On the contrary: If I open a 3 hour file in mp3dc I can begin playing it and set cutpoints one second after I opened it. Exporting the cuts does take time, but then I'm done with my work so waiting a minute while the software exports 200MB doesn't bother me much. I can just minimize the window and continue working on something else. (Plus cutting a three hour show out of a longer mp3 recording and saving with mp3 directcut takes less time then opening the file in Audacity for me to begin editing alone...)

QUOTE
Besides, it's kinda unfair to compare mp3dc to a more general purpose editor such as e.g Audition.


The reason for this "unfair" comparison is that this is the workflow I have for cutting on Ogg file.
Actually, I open the file in Audacity just to get a visual representation of the file to write down the
cutting points on a piece of paper. I then use mp3splt's command line version to cut the file without
further loss...

BTW, thanks for that WAV splitter link!
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aabxx
post May 16 2007, 01:44
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QUOTE
Besides, it's not that perfect for PC playback. If I take MPC files to a friend's computer, we'll have to start by hunting software that supports it, since chances are nearly 100% that his software won't. If I take MP3s, chances are nearly 100% that we'll start enjoying music right away.


Yes, good point. MPC is not supported by a lot of PC software. Vorbis however, is,

AOL claimed Winamp had over 57 million monthly unique users in 2006... that's A LOT of users, and Winamp has supported vorbis for a long time now.

And then you have VLC, media player classic and ffdshow. They all support vorbis and anyone I meat who's into downloading videos regularly tends to have at least one of these installed... they have tens of millions of users.

And then you have the open source community. There are tens of millions of machines based on Linux and BSDs and you know what, unless they're running server-only stuff the vast majority of them will have support for vorbis.

I'm pulling this out of my arse of course but let's say 100 million users can play vorbis without having to download anything additional... that's a very serious amount of native player support if you ask me! A lot more than you would expect judging by how many actually use vorbis but that's the benefit of having geeks supporting you... vorbis is the "lovechild" of very many geeks (especially in the open source community) and that means it won't be dying anytime soon. Even if something much better comes along/exists, many will keep using it on principle alone. That's some powerful mojo! It even enjoys some support in the video game and portable market.

Contrast that with MPC, which was only ever loved by the audiophile. When it comes to resilience, it is unfair to compare vorbis to MPC IMO. Vorbis is in a different type of boat altogether.

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pepoluan
post May 16 2007, 08:49
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QUOTE (sonytp50 @ May 9 2007, 14:09) *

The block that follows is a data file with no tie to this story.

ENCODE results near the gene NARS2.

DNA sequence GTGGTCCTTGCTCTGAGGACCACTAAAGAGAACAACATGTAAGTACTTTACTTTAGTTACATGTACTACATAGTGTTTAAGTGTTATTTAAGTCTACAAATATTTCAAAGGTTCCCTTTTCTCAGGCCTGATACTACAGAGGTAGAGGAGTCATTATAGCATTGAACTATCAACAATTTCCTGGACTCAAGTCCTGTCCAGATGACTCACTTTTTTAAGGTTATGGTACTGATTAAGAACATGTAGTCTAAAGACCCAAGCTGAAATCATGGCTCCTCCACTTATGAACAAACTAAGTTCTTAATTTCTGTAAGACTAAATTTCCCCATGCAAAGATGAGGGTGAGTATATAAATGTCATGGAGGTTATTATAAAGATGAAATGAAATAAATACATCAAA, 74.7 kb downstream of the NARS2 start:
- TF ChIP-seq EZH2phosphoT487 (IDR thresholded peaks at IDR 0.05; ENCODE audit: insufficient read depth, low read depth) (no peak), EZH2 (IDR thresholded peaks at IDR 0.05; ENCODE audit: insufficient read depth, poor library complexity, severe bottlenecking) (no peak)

QUOTE
If your target audience is the techies that care about recording tape and VHS: then, you are preaching for the converted, as these people might have at least a small idea about vorbis.
I think I belong to this group, but you couldn't call me converted. I'm more like aware of Ogg, but hesitant. I've been watching the format for years to see if something arrives that convinces me to start direct-to-Ogg recordings. Who else but the "techies" should invest their time into creating Ogg files anyway?
Well, my PDA-carrying friends -- who are non-techie, just mere users -- are now busy transcoding MP3s into Ogg Vorbises so that they can fit more albums into their PDAs (to be played by the nice GSPlayer).

But this is not the norm, I know, it happened because there's a Vorbis zealot among them (i.e. me) smile.gif


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pepoluan
post May 19 2007, 06:36
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This thread is rapidly converging with another thread, starting this posting.


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aabxx
post Jun 1 2007, 21:53
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QUOTE (Mercurio @ Apr 28 2007, 03:08) *
And since the OSS world is quite healthy these days, Vorbis will not have any problem to survive in the foreseeable future, if it will remain open and if it will remain the (technologically) best open format: it doesn't need to be widely used.
The oss world doesn't follow strictly the rules of the market, it usually chooses simply the best open solution.


Yes.

The thing about many OSS geeks is that they don't mind much the fact that AAC will have vastly superior support or if it is, or turns out to be, better in one area or another compared to vorbis. They won't compain as long as vorbis is very good, free and open.

And as you said they don't strictly follow the rules of the market, many of them couldn't care less if vorbis is widely used by Joe Public or not. Remember, a lot of the stuff they use on their computer is already not widely used...

Hmmm, am I just repeating what you just said? Hehe.

Anyway, I agree that the OSS world alone is more than enough to keep vorbis alive and healthy. Vorbis does not in any way depend on becoming BIG in the "general world".

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hybridfan
post Jul 11 2007, 11:57
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"Ogg is still a long way behind other formats I left out, such as Real Audio and Sony's Atrac."

What a joke laugh.gif